(SACRAMENTO, California) -
Highly effective antiretroviral therapy (HAART) has helped millions survive the human immunodeficiency virus (HIV). Unfortunately, HIV has a survival mechanism, creating reservoirs where it is latent, inactive viruses that are invisible to HAART Therapy and the immune system.
But now researchers at UC Davis have identified a compound that activates latent HIV, offering an exciting possibility that the virus can be taken out of the silence of its reservoirs and the infection can in this case be completely cured. Or, better yet, the compound (PEP005) has already been approved by the FDA. The study was published in the journal PLoS Pathogens.
"We are excited to have identified an excellent candidate for reactivation of HIV eradication that has already been approved and is being used in patients," said the author Satya Dandekar, Who chairs the Department of Medical Microbiology and Immunology. "This molecule has great potential to advance translational research and clinical studies."
While HAART has been very successful in reducing HIV infection in newborns, in restoring patients' immune systems, and reducing viral loads to virtually undetectable levels, such therapies can not cure the disease alone. Once the treatment is stopped, the reservoirs of the latent virus reactivate, and the infection recurs again. As a result, the patient should be treated indefinitely, with a long-term risk of toxicity.
"We have made great strides, but at the end of the day you still have more than 30 millions of people walking around with HIV," Dandekar said. "Without drugs, the virus can return to the same level of threat to patients. Eradicating HIV is extremely critical. "
Eradication means activating latent virus and destroying it, a strategy called "kicking and killing." Researchers around the world have been working on this approach, but finding the right compounds was challenging. The big balcony is to create the molecule that must precisely reach and activate the proteins associated with HIV latency without super stimulating the immune system or that is clouded by the master activator protein, such as NF-kappaB. The result could lead to serious side effects.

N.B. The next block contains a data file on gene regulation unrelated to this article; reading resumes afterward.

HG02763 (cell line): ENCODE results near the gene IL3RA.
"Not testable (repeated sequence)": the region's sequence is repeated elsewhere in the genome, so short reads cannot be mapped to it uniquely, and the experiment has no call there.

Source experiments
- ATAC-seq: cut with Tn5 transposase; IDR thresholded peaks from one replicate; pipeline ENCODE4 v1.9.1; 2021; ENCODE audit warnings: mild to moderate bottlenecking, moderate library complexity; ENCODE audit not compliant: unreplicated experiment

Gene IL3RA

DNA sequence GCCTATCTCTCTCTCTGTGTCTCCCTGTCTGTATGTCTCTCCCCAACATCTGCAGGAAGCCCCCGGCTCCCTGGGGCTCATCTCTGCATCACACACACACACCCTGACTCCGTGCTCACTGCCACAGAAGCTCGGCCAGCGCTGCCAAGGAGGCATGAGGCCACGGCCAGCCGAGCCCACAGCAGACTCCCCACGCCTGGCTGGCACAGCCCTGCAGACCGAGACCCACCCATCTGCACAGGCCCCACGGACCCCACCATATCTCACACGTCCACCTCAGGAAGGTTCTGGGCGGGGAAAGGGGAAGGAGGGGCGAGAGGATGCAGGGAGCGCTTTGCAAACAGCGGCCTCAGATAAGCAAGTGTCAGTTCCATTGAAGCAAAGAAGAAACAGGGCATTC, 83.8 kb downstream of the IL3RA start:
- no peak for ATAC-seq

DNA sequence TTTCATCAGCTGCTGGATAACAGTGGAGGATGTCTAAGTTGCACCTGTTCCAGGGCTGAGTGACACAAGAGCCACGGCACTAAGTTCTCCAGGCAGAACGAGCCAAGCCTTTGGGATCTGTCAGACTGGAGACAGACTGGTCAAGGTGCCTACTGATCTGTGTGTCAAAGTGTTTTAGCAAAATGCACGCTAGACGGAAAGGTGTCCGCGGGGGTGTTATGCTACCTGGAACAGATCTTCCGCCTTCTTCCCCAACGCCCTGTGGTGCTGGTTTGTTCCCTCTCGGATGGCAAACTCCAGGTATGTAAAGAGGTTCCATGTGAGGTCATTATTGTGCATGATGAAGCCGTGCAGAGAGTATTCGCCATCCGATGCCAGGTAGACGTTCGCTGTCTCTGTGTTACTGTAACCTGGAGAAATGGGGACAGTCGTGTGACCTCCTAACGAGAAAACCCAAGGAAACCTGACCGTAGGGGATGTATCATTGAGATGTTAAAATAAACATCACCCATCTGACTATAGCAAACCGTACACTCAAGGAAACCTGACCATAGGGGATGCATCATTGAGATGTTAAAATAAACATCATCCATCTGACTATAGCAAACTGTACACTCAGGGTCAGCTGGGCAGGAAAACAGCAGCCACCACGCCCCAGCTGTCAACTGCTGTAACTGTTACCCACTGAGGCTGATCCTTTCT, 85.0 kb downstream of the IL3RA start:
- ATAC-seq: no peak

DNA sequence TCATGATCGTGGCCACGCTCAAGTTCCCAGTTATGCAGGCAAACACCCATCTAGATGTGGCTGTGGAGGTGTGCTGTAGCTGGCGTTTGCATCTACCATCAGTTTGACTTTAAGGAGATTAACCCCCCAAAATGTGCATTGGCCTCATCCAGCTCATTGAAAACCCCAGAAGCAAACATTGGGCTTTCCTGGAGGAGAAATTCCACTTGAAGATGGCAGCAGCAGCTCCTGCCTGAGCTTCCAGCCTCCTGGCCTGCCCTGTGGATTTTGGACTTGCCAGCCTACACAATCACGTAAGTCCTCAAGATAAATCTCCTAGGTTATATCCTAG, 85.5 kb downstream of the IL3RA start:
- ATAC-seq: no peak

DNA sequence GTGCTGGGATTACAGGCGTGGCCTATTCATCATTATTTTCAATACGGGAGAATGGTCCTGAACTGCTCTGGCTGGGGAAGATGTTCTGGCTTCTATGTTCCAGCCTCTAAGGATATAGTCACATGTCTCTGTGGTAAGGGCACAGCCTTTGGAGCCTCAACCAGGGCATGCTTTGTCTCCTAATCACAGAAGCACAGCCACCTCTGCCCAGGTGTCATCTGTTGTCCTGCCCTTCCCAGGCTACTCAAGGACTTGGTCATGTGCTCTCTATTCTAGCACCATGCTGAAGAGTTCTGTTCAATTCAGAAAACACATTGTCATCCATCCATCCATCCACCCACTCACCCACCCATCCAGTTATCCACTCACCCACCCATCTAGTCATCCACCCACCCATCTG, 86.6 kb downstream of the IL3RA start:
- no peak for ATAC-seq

The UC Davis team may have achieved with PEP005, the active ingredient in FDA approval to Picato anti-cancer drug, which increased the activation of HIV in patient blood samples and showed low toxicity.
Three-dimensional structure of cell releasing surface with HIV particles through the plasma membrane of the host (courtesy of Laboratory Cheng Holland, PA © Regents).
However, HIV is a complicated virus, as doctors have discovered with HAART, and should be treated through various means. In addition to PEP005, the researchers tested other compounds capable of reactivating HIV through different pathways. This meticulous process has identified another molecule, JQ1, that works synergistically with PEP005 "to maximize HIV activation. The PEP005 "when combined with JQ1 causes HIV activation up to 15 times greater."
"A single treatment is not enough, which is why we are trying to reach HIV through two different pathways," said first author Guochun Jiang. "As a result, we can see more dramatic viral activation."
Although these results are promising, the researchers are aware that the "kick" only works when it is followed by "kill."
"First, we need to identify the best combination of HIV-activating agents in a state of latency," Dandekar said. "So we have to help patients destroy and erase those cells with reactivated HIV. The simple reactivation of latent HIV will not be good enough. "
Dandekar notes that many HIV patients receiving HAART on dosing schedules provoke a robust immune response, and that there is a long way to eliminate the virus. She also believes that developing vaccines could give patients an added advantage. Even though a vaccine that is not 100 effective percent in preventing transmission, it can increase the patient's ability to destroy the virus reactivated.
However, PEP005 and JQ1 identified as potent activators of latent HIV is a key step in the right direction.
"It's really exciting is that the molecule in PICATO is already approved and is being used by patients," Dandekar said. "In addition to being very effective in reactivating HIV, it also works beautifully with other agents capable of activating the latent virus and is less cytotoxic, not causing a major immune response."
There are other authors included, such as Erica A. Mendes, Yuyang Tang, Anne Fenton, Gregory P. Melcher, James EK Hildreth, George R. Thompson at UC Davis, Philipp Kaiser and Joseph K. Wong at UC San Francisco; and Daniel P. Wong at Williams College.
This work was funded by NIH grants DK61297, AI43274; UC Davis Research Investments in Science and Engineering (RISE) grant; a postdoctoral fellowship from CAPES / Brazil (BEX 2951 / 12-6); and a grant from the Swiss National Science Foundation (PBZHP3_147260).